Beethoven has friends in the Island Community Chorus

Director Peter Boak was hard at work during a rehearsal Monday night. — Photo by Nis Kildegaard

“Beethoven and Friends” is the title Peter Boak, director of the Island Community Chorus, has chosen for this weekend’s spring concerts at the Performing Arts Center of the Martha’s Vineyard Regional High School.

Actually, “Luigi Cherubini and Friends” might be a more truthful title, Mr. Boak admits. His original thought for this program was to present Cherubini’s entire Requiem in C minor (1816), which he eventually decided was too much for the Chorus to take on. “But in doing research on Cherubini and his Requiem,” he says, “I came across a quotation from Beethoven, who said that if he were going to write a requiem mass, he would model it after Cherubini’s, not after Mozart’s.

“I started looking at this relationship between Beethoven and Cherubini, and this whole concert program grew out of that. As I started researching who else was composing and well known at the time, this program started to pull together.”

This weekend’s concerts, Saturday evening and Sunday afternoon, will feature the dramatic centerpiece of Cherubini’s Requiem, the “Dies Irae” (Day of Wrath). Based on a 13th-century Latin text, it’s a relentless, emotionally overpowering vision of final judgment that promises to knock you back in your seat.

Wrapped around the Cherubini are an array of choral masterpieces from the heart of the classical repertoire, including Joseph Haydn’s “The Heavens Are Telling,” Franz Schubert’s sublime 1828 setting of the “Tantum ergo” in E-flat major, and two movements from Johann Hummel’s First Mass in B-flat, the “Gloria” and the “Qui tollis” with its fugue of cascading “Amens” that goes on for nine glorious pages.

The concert program concludes with the Hallelujah Chorus. No, not Handel’s, the one you’re thinking of, but Beethoven’s own version from an oratorio he composed in 1802. Mr. Boak is looking forward to presenting this piece, which the Chorus has never performed before. “It’s an exquisite piece of music,” he says, “and not that well known. I really think it’s equally as impressive as Handel’s Hallelujah.”

Having organized this concert program, Mr. Boak realized early in the Chorus’s 12-week rehearsal schedule that he was asking a great deal from both his singers and from the organization’s accompanist, Garrett Brown. “Every piece we’re performing this weekend was originally composed for orchestra,” he says. “Garrett is basically playing an orchestral part with two hands.”

Wanting to fill out the program without overwhelming his choir or accompanist, Mr. Boak reached out to a musical friend, pianist Lisa Weiss, the Todd Distinguished Professor of Music at Goucher College. Ms. Weiss has agreed to perform with the Chorus this weekend, presenting an interlude of music composed by Schubert.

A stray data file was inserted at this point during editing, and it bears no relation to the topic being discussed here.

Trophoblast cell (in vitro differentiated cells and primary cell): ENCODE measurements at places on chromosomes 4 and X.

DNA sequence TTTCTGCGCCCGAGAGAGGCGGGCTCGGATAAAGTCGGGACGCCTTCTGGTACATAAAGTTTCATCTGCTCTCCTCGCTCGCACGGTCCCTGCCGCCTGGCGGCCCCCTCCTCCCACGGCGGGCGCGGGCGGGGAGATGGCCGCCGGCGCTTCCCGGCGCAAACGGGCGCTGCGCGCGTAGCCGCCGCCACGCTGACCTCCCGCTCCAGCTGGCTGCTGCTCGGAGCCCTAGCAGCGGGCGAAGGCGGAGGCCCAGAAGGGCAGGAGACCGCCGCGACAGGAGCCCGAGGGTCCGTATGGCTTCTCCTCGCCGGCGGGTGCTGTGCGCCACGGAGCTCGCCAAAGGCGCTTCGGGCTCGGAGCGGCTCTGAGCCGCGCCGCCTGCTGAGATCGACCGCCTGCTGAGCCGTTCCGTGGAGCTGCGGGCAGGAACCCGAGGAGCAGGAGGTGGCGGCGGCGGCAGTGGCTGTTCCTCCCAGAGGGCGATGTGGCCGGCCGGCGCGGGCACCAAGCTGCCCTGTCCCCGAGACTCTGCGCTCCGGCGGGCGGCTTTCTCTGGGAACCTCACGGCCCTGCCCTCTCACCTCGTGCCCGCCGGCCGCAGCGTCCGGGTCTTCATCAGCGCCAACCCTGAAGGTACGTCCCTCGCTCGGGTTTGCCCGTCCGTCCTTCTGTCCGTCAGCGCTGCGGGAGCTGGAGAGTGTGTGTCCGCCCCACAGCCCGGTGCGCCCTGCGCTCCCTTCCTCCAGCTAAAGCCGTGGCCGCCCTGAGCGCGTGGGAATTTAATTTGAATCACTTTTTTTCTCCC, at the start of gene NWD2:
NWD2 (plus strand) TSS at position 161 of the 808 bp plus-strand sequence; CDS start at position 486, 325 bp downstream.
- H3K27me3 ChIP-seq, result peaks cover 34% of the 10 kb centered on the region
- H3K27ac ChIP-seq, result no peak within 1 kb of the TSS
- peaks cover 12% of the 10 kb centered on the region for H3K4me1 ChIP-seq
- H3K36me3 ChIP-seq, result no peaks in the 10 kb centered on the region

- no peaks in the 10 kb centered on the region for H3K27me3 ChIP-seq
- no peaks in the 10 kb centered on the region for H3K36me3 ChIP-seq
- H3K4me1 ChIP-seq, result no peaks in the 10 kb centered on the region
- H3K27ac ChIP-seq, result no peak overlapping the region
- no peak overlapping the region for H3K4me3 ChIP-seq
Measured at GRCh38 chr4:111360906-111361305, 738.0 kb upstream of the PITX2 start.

“Lisa is an exquisite performer,” Mr. Boak says. “The Schubert is absolutely appropriate for our concert. And she’ll be giving Garrett and the Chorus time for a breather. I think it’s going to be appreciated by everyone involved.”

The Island Community Chorus, which gives three concerts each year, traditionally fields its smallest group of singers for the spring concert, because this is the season when singers take vacations and can’t make all the rehearsals. This weekend, about 100 voices will be taking to the stage.

“Traditionally,” Mr. Boak says, “this spring concert has also become the time when we do the most demanding music. It was spring when we did Bernstein’s Chichester Psalms. It was spring when we did Orff’s Carmina Burana. For our December concerts, we’re thinking of music that’s based around the holiday festivities, and our July performances at the Tabernacle tend to be more of a pops concert. So the spring is the time when we sink our teeth into the most substantial choral music. I’ve been loving it.”

This spring’s program is dedicated to John Ebbs, for six years the first elected president of the Island Community Chorus, who died March 16 at age 85.

“It was John,” Mr. Boak recalls, “who had the vision to see that if the Chorus was really going to develop into a substantial and viable body, it needed to have some organization. Together, he and Harry Peterson created our bylaws and undertook to get us our 501-c-3 status.

“He was such a quiet, unassuming guy, but when you talk about still waters running deep, that was John. He saw what had to be done, and he got it done.”

Spring concert of the Island Community Chorus: 7:30 pm on Saturday, March 31, and 3 pm on Sunday, April 1, at the Performing Arts Center. Suggested donation at the door is $15.

Nis Kildegaard is a longtime member of the Island Community Chorus and a frequent contributor to The Times.